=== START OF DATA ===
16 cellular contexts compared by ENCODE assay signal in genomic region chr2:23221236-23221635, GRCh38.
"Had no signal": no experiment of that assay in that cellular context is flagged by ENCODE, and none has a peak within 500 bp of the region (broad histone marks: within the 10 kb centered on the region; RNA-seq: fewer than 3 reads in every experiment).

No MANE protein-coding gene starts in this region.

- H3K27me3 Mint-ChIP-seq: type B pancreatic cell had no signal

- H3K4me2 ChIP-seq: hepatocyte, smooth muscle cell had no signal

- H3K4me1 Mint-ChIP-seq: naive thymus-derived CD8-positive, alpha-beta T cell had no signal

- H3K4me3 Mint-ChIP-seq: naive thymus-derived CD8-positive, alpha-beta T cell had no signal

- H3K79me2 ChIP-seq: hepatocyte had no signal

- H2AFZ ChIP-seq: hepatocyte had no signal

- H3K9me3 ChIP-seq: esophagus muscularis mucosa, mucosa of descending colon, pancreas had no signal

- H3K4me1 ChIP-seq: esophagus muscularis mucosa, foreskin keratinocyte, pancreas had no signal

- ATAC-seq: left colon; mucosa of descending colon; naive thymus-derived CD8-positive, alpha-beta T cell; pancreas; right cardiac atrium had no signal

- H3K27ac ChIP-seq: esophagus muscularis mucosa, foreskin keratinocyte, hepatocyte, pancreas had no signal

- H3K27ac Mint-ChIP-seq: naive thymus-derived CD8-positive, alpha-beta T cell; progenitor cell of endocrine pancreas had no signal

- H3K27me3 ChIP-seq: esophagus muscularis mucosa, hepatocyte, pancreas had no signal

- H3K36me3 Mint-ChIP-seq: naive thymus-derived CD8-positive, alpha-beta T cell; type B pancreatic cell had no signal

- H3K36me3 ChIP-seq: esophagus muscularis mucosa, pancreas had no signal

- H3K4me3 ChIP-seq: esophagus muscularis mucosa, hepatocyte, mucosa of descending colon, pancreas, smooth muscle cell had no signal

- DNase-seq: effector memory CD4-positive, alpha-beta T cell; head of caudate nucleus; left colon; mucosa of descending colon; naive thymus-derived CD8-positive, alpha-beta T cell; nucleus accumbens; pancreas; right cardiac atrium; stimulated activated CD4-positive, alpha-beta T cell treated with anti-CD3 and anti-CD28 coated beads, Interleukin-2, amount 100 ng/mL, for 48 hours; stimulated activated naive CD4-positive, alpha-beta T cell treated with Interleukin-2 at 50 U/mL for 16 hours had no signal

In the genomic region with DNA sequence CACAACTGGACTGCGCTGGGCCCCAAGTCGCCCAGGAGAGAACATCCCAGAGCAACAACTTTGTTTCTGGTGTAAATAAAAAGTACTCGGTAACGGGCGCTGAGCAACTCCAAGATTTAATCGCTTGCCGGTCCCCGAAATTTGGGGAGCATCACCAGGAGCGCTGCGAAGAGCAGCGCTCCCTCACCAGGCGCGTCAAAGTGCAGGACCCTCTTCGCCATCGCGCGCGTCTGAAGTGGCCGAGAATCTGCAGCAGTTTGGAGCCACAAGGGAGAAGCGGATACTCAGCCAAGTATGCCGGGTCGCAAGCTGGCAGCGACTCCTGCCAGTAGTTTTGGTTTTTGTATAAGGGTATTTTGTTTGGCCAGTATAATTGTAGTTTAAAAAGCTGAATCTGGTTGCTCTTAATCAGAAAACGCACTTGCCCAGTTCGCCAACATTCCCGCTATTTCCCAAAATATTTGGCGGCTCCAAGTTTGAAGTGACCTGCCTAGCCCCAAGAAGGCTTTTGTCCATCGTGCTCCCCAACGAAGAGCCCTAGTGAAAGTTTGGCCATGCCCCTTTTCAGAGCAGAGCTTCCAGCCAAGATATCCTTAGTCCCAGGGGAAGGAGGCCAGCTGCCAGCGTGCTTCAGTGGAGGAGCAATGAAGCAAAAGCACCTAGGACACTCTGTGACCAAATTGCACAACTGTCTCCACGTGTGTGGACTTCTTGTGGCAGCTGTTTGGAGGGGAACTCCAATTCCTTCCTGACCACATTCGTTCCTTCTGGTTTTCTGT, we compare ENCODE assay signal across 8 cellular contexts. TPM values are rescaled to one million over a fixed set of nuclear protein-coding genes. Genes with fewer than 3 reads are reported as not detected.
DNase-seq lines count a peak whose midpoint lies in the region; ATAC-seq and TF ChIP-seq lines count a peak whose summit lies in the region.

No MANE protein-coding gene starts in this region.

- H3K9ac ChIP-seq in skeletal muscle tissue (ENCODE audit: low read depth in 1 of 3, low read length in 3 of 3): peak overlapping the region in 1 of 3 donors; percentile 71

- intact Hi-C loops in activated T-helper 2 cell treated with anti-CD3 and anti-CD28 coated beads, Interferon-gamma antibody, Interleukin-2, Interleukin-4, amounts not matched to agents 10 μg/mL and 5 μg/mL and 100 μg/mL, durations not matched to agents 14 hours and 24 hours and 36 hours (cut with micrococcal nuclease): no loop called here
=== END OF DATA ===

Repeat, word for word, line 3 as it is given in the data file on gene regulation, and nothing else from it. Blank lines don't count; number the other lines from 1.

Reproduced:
No MANE protein-coding gene starts in this region.